Review: Kontroll

Kontroll is another “chill out” production at once lovely and sinister.

Photo: THINKFilm

The story of ticket controllers harassing customers inside a Budapest subway, Nimród Antal’s Kontroll explores a man’s looming sense of isolation from the world after a serial killer begins pushing people in front of oncoming trains. The motley brigade of inspectors includes a narcoleptic with a fondness for greasy food and causing elaborate scenes, a perpetually poker-faced older gentleman, a newbee with a hysterically weak stomach, and the mysterious Bulcsú (Sándor Csányi), who takes to sleeping inside the train station after the lights go out. Like Pen-Ek Ratanaruang’s Last Life in the Universe, Kontroll is another “chill out” production at once lovely and sinister: After a meet-cute with a girl who likes to dress up as a teddy bear, it becomes increasingly clear that Bulcsú—semi-spoiler alert—may be the film’s elusive hooded killer and that his bourgeoning love for Szofi (Eszter Balla) will save the day. If Last Life in the Universe was Christopher Doyle’s show, then Krontroll similarly belongs to Gyula Pados (a former assistant to Vilmos Zsigmond) and composer Neo, both of whom evoke the Budapest underground as a kind of industrial light show. In much the same way that the narrative’s non-stop panic lacks a social context, Bulcsú’s disconnect from the world starves for nuance, but the boys and girls are pretty to look at and the film itself is amusing and seductively dreamy—like being at a rave and coasting on a mellow tab of X.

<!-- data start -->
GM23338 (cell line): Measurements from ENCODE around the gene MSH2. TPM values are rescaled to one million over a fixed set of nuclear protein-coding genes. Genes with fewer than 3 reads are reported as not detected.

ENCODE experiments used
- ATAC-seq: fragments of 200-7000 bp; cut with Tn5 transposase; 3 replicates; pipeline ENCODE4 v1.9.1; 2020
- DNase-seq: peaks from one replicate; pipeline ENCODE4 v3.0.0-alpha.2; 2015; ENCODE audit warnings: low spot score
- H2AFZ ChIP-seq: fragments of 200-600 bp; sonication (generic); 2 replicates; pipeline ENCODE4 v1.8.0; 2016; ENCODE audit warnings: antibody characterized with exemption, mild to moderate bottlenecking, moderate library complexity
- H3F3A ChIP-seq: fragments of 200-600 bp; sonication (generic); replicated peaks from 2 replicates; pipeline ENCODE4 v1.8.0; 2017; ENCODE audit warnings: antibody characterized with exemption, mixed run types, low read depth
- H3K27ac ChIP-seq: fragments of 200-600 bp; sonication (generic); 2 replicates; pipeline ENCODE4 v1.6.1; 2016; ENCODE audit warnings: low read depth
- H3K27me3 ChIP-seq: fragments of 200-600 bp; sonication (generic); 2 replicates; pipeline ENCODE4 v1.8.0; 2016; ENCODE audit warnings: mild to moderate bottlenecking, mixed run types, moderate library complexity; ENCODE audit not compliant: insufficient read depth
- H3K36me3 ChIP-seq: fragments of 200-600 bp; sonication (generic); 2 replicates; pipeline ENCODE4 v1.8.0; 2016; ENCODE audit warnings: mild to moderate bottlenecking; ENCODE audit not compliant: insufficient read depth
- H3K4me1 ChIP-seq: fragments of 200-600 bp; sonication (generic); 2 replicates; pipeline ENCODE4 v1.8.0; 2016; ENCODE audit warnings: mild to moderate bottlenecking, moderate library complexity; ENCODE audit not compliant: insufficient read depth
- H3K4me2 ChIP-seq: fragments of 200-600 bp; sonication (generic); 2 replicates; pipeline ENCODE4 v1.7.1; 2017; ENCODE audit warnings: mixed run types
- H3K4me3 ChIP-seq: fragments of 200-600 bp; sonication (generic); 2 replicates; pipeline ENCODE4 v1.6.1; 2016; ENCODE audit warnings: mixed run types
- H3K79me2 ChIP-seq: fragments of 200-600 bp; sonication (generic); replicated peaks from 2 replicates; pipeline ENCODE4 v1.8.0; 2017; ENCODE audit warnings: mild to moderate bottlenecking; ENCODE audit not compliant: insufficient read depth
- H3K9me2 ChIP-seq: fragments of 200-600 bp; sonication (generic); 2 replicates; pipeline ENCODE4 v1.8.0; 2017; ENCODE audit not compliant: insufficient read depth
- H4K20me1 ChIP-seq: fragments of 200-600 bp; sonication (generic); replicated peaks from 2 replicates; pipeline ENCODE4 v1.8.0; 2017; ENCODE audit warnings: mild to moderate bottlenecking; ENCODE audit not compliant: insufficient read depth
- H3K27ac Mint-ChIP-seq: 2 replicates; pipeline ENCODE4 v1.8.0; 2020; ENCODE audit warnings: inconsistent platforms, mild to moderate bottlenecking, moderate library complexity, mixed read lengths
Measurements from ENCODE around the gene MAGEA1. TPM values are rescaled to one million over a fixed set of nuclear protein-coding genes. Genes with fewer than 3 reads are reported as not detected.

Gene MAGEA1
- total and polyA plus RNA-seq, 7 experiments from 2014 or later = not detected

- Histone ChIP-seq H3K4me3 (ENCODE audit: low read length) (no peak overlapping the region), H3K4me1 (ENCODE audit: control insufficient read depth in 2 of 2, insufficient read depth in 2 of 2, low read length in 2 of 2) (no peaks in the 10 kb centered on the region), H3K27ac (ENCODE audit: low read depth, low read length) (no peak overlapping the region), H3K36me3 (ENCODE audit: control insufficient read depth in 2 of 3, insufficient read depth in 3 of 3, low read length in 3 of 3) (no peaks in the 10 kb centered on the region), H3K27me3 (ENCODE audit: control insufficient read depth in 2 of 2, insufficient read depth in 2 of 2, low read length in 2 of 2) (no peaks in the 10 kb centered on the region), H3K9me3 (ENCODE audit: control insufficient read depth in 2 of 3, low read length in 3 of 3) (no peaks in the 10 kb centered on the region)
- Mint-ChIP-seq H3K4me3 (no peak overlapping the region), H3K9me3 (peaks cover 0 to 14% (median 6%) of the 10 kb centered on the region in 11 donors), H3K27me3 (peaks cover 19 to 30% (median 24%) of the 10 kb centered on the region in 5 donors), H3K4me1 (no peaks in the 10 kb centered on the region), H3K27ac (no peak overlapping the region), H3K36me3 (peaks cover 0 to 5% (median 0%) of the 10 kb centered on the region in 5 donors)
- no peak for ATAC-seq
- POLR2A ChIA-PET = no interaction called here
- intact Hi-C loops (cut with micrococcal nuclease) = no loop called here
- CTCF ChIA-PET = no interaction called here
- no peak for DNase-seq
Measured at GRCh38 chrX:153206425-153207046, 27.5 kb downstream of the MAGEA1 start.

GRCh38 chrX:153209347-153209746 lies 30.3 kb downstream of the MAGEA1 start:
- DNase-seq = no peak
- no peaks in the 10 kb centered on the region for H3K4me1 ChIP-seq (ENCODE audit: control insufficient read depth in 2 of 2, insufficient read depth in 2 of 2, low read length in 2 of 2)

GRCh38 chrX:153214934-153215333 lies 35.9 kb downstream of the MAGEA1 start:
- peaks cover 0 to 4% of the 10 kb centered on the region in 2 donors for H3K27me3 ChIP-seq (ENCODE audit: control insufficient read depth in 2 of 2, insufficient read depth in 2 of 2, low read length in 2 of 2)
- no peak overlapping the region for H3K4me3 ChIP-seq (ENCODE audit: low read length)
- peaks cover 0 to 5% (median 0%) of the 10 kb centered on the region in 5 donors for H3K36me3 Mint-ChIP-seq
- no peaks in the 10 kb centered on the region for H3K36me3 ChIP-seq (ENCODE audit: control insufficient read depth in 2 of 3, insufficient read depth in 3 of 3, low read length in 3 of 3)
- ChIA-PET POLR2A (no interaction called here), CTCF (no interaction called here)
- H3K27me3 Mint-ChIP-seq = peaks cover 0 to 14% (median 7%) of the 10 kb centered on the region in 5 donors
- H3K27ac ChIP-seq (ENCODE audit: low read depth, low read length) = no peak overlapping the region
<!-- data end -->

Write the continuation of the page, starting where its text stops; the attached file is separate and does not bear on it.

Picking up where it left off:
Cast: Sándor Csányi, Zoltán Mucsi, Csaba Pindroch, Sándor Badár, Zsolt Nagy, Bence Mátyási, Gyözö Szabó, Eszter Balla, Lajos Kovács, György Cserhalmi, Zsolt László, Balázs Mihályfi, Péter Scherer, János Kulka  Director: Nimród Antal  Screenwriter: Jim Adler, Nimród Antal  Distributor: THINKFilm  Running Time: 105 min  Rating: NR  Year: 2004  Buy: Video

Ed Gonzalez

Ed Gonzalez is the co-founder of Slant Magazine. His writing has also appeared in The Village Voice and The Los Angeles Times. He’s a member of the New York Film Critics Circle, the Critics Choice Association, and the Latino Entertainment Journalists Association.

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